Quantcast

This Vintage Gold Royal Oak Is an Early Example of Audemars Piguet’s Experimentation

The retailer’s head of business development compared the timepiece “to Picasso experimenting in his early Blue period.”

Vintage Audemars Piguet Royal Oak Courtesy of Material Good

In the market for a retro-fabulous 1970s gem-set gold watch made by one of Switzerland’s most storied firms? Material Good, a watch and jewelry retailer with a chic second-floor showroom in Manhattan’s SoHo neighborhood, recently acquired an unusual and highly collectible vintage Audemars Piguet Royal Oak on a yellow gold bracelet that has Studio 54 written all over it.

“It’s such an interesting timepiece,” says Yoni Ben-Yehuda, head of business development for the store, an authorized retailer for Audemars Piguet.

Purchased from a collector, the c. 1979 18-karat yellow gold automatic model comes in a 35 mm yellow gold case accented with diamonds. It offers a very early example of diamond-setting on the Royal Oak, which the brand began in 1977, according to Michael Friedman, head of complications at AP.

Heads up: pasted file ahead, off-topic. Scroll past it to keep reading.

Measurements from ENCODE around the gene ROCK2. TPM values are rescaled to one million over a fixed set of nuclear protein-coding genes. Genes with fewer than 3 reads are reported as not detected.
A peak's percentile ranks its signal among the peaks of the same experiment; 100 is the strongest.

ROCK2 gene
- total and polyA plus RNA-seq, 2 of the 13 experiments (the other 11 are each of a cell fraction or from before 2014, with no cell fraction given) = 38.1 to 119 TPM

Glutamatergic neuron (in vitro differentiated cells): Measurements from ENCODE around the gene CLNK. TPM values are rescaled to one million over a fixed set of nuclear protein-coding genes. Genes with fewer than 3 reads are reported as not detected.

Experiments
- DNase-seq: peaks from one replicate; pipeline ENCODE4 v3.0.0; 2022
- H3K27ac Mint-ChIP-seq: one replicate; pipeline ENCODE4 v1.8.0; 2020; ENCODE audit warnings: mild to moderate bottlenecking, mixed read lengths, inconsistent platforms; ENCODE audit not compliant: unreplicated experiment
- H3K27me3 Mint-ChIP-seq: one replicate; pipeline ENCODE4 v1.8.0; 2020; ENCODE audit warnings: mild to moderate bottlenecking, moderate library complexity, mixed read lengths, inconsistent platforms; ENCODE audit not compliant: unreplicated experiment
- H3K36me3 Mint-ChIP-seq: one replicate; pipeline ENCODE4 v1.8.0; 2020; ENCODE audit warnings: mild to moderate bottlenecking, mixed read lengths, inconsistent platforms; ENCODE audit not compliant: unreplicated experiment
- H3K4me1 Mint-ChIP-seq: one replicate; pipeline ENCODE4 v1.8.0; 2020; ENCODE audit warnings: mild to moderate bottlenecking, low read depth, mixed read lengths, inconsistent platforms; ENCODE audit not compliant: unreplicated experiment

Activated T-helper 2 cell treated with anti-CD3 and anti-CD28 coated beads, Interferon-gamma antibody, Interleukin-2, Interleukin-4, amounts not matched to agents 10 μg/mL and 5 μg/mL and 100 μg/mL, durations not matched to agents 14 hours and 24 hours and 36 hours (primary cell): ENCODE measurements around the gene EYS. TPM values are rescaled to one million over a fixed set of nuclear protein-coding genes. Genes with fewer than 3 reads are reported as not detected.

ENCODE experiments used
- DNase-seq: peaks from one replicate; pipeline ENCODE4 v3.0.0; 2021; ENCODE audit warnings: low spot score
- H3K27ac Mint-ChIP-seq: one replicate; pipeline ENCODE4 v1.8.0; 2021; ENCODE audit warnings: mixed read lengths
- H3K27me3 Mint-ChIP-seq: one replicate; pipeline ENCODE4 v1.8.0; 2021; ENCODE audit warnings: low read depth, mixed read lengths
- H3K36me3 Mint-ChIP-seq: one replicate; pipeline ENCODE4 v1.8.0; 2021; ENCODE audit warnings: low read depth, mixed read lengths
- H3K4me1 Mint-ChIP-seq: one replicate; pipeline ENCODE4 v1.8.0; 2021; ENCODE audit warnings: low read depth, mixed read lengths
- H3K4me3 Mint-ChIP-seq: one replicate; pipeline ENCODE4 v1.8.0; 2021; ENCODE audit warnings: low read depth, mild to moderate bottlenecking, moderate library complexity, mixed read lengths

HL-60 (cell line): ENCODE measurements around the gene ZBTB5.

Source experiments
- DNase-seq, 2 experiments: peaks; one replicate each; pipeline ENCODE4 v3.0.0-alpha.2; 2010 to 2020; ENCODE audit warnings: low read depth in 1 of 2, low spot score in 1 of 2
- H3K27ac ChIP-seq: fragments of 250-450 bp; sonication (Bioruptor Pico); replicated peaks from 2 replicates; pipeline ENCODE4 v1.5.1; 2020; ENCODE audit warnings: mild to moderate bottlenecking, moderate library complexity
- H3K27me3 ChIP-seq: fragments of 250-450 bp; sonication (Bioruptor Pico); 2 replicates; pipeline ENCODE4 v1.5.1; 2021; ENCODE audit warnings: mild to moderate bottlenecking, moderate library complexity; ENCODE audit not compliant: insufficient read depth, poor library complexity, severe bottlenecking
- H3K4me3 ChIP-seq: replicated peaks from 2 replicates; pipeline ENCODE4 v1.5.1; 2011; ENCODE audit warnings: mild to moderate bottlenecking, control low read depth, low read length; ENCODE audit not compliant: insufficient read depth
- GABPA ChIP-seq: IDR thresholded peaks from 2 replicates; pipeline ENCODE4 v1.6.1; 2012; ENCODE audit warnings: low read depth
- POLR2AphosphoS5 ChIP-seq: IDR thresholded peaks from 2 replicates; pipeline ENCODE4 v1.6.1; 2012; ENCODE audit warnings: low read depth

“It has 10 small diamonds on the hour markers and a factory-set diamond on the bezel,” Ben-Yehuda says. “The thing I love most about this piece is how avant-garde and uniquely odd it is. It has a wonderfully patinaed yellow gold with this bezel that’s the design language of Audemars Piguet, but also this early gem-set experimentation when they were still finding the voice and tone of gem-setting Royal Oaks.”

Vintage Audemars Piguet Royal Oak

Vintage Audemars Piguet Royal Oak  Courtesy of Material Good

On sale for $22,000, the piece was probably designed as a men’s model—“The Royal Oak was a little more industrial in its design language,” says Ben-Yehuda—but given its size and diamond detailing, it feels more feminine today.

“The other thing: The tone-on-tone makes it look like jewelry,” he adds. “It has this beautiful yellow on yellow. And the dial is patinaed really lovely and it’s so warm. Sometimes yellow gold can read very bright, but yellow gold that’s 30 years old has a sweet patina to it.”

Ben-Yehuda emphasized the diamonds on the Royal Oak were factory-set, as opposed to placed on the watch by an after-market seller. “It’s a moment in the history of not only AP but also of gem-setting watches,” he says.

“If you want a shiny new yellow gold watch, this is not the piece for you,” Ben-Yehuda concludes. “It’s for someone who wants something with a little bit more character.”

More Watch Collector